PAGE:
GRAND LAKE, Colo. (CBS4) – A woman from Grand Lake has returned home from the hospital after being trampled by a moose near her home on Tuesday.

The woman’s encounter is a reminder that moose can turn violent if they feel threatened.

The woman was walking her dog home from a neighbor’s house on County Road 4721 and got too close to a cow moose and her 1-week-old calf.

“It just basically ran her over and knocked her to the ground,” said Lyle Sidener, a spokesman for Colorado Parks & Wildlife.

After Tuesday’s incident the woman was brought to a hospital in Granby and then transferred to a hospital in the Denver metro area. She was released on Thursday after being treated for unknown injuries.

It seems the incident was unprovoked, but the two moose were put down because of it.

“Moose see dogs as a threat. Their natural predators are wolves and they perceive any dog as a threat like that,” said Sidener.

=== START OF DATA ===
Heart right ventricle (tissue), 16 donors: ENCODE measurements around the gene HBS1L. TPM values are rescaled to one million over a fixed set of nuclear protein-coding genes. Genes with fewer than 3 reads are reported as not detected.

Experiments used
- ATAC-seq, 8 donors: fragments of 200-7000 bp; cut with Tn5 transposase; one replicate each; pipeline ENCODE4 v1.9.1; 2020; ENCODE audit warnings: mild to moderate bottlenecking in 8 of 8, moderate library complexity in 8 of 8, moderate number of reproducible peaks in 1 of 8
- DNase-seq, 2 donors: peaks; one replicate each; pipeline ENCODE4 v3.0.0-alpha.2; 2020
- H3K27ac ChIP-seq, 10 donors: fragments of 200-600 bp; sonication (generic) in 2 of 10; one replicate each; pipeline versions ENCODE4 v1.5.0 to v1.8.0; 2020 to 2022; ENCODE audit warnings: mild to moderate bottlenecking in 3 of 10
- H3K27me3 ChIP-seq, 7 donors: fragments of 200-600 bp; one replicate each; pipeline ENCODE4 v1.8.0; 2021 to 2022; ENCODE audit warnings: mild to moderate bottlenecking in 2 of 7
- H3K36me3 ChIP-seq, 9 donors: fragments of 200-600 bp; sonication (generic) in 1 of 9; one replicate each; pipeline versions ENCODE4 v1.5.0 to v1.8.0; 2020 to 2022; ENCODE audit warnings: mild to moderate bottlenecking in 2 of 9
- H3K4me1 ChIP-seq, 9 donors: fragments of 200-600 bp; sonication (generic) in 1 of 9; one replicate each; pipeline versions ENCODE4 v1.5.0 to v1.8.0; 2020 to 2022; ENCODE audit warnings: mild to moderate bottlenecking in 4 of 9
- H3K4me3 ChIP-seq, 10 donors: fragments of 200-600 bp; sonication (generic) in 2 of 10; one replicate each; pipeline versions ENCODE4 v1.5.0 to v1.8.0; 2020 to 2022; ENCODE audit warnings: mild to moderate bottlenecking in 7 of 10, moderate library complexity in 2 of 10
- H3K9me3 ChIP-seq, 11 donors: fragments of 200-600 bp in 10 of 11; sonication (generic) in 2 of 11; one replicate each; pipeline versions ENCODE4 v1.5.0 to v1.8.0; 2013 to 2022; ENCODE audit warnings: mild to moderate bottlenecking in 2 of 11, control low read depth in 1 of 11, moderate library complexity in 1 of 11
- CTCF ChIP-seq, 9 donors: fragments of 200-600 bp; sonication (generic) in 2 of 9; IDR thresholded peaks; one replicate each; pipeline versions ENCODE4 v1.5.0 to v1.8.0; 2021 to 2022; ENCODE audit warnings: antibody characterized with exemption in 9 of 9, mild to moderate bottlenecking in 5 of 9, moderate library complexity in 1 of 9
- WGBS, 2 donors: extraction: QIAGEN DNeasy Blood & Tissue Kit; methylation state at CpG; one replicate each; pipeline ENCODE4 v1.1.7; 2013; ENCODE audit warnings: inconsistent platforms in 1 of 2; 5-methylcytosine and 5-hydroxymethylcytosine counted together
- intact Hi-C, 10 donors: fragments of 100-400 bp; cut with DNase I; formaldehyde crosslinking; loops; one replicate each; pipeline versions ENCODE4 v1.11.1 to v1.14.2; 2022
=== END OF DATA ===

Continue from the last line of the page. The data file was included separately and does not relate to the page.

Sidener said both animals had to be killed because there could be even more risk to humans.

“Maybe she’s decided that’s how she’s going to handle people when they are around her calf,” Sidener said. “If that next person is a toddler and we’re dealing with more serious injuries or even a death that would be the worst possible scenario.”

Wildlife officials told CBS4 moose can’t be rehabilitated and that the calf would have died in a matter of hours on its own.

Drew Chase of Morrison took this photo on May 25 in Grand Lake.

Drew Chase of Morrison took this photo on May 25 in Grand Lake.

Moose often get close to people in the Grand Lake and Granby areas of Grand County. Over Memorial Day weekend there were nearly a dozen moose calls to Parks & Wildlife, and wildlife managers are concerned the human interaction could be even more dangerous this summer.

“They are a big animal and they can always pose a threat. This time of year cows have calves and they are going to be protective of them,” Sidener said.

Wildlife experts say if you encounter a moose you should back away slowly and put something between you and a moose — such as a tree or rock — to keep from getting trampled.


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